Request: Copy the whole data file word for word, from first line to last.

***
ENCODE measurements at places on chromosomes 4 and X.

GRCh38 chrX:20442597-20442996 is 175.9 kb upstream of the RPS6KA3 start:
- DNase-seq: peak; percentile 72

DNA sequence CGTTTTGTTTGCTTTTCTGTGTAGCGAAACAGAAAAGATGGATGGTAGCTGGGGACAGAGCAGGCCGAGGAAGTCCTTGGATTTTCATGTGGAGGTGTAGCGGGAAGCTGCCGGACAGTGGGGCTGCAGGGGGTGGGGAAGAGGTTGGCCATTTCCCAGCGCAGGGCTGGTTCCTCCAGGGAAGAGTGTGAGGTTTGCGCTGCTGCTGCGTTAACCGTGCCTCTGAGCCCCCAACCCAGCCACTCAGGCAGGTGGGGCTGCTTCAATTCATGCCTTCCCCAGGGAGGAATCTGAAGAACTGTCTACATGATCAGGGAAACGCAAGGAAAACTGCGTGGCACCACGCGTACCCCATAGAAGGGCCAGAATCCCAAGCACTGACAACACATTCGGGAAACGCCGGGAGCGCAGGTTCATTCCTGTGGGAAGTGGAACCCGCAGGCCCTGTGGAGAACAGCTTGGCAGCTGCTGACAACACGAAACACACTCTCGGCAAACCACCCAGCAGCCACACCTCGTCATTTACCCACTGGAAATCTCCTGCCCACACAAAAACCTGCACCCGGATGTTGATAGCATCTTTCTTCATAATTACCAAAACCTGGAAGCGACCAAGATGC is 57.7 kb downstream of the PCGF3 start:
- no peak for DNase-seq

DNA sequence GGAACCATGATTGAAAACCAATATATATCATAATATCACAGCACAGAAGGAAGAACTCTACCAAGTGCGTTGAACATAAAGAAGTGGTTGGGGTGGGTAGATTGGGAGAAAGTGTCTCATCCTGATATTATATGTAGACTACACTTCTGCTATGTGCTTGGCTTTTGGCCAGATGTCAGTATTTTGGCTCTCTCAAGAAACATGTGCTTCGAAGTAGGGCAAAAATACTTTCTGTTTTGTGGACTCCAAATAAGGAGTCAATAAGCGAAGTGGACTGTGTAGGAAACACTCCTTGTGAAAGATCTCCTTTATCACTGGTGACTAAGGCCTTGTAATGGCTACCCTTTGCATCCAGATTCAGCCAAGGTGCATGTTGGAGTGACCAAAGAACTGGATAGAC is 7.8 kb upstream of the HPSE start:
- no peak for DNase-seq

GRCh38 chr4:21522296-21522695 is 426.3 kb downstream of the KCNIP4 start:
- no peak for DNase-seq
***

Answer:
ENCODE measurements at places on chromosomes 4 and X.

GRCh38 chrX:20442597-20442996 is 175.9 kb upstream of the RPS6KA3 start:
- DNase-seq: peak; percentile 72

DNA sequence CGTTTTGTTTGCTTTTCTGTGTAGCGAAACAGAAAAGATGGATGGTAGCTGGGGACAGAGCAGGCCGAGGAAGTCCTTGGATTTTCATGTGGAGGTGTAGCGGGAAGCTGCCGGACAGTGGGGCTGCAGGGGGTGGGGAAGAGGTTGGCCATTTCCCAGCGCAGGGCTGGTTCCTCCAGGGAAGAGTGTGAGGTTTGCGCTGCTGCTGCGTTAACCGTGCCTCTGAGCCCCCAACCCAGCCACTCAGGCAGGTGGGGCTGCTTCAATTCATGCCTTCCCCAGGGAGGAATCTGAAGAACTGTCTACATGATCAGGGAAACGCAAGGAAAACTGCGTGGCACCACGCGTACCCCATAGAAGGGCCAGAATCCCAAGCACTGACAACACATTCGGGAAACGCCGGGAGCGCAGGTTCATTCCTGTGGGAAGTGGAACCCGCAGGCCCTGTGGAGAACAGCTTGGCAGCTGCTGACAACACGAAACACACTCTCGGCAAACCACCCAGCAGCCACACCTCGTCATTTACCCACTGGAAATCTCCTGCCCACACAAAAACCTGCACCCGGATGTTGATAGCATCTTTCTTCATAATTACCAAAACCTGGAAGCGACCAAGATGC is 57.7 kb downstream of the PCGF3 start:
- no peak for DNase-seq

DNA sequence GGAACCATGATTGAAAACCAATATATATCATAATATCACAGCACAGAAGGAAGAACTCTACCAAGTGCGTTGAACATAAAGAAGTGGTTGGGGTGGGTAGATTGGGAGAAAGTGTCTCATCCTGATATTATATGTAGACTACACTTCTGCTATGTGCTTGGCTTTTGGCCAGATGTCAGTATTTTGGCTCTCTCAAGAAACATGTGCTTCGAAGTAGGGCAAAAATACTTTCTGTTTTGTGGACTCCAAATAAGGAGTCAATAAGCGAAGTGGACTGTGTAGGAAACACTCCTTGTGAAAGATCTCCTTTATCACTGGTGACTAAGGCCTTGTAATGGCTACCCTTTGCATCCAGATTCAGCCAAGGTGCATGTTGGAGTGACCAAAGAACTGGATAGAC is 7.8 kb upstream of the HPSE start:
- no peak for DNase-seq

GRCh38 chr4:21522296-21522695 is 426.3 kb downstream of the KCNIP4 start:
- no peak for DNase-seq